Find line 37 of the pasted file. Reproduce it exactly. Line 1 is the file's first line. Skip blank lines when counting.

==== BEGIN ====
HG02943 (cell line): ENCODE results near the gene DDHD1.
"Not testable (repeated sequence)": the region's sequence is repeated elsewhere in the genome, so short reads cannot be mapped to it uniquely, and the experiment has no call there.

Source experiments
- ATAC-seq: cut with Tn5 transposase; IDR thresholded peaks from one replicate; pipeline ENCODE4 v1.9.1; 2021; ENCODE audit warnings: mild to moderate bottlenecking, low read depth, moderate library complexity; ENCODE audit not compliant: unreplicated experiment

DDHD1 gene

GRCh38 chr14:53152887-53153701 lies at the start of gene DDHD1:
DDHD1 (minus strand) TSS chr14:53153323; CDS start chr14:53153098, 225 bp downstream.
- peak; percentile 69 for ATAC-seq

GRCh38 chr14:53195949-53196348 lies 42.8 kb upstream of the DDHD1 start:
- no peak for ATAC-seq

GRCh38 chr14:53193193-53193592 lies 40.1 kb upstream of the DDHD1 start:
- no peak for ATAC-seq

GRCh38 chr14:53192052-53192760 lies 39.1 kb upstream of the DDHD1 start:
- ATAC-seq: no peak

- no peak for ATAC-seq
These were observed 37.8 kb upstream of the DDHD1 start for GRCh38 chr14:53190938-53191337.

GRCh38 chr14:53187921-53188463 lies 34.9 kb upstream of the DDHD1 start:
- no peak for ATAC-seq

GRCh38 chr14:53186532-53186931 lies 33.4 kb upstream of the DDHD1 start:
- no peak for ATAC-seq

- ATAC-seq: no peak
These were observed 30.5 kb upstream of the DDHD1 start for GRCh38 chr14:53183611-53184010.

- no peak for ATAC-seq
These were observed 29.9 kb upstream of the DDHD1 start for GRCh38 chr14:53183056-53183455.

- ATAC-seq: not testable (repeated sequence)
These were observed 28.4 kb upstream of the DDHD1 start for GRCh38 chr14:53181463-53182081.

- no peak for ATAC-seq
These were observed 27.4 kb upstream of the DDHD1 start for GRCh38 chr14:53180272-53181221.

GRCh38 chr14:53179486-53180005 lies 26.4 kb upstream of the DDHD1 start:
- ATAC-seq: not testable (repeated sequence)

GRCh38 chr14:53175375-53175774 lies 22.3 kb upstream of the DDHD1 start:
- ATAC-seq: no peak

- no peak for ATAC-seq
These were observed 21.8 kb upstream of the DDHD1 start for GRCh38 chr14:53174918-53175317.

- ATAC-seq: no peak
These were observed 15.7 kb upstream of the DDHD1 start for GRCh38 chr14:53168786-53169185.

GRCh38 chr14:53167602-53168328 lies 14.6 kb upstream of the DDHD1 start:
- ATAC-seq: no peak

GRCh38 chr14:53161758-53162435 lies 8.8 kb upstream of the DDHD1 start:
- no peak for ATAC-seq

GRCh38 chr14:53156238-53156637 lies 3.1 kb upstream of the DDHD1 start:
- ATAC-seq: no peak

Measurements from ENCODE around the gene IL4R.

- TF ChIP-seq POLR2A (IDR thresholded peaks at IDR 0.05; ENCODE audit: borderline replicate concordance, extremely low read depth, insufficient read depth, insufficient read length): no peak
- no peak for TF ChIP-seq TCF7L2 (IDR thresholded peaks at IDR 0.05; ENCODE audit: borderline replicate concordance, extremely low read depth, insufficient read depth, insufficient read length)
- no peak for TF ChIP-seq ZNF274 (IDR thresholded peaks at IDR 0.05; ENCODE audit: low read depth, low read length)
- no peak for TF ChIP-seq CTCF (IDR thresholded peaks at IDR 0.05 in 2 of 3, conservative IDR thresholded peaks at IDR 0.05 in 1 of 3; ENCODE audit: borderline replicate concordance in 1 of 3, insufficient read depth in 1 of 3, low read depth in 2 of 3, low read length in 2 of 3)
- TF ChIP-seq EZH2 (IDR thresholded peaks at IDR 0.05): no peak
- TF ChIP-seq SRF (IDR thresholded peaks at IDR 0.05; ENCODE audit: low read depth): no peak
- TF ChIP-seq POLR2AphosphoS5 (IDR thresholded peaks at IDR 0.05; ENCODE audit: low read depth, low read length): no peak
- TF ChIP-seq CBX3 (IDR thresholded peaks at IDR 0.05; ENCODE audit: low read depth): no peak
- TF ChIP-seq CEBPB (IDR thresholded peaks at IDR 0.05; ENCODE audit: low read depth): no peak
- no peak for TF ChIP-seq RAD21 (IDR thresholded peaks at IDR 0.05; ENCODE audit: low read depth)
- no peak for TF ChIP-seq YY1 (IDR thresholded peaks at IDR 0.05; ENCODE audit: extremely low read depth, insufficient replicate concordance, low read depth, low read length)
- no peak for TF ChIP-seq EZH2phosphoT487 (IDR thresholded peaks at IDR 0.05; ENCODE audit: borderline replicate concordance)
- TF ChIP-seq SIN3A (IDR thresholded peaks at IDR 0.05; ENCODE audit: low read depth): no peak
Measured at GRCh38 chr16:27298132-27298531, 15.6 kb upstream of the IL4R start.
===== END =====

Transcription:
GRCh38 chr14:53167602-53168328 lies 14.6 kb upstream of the DDHD1 start: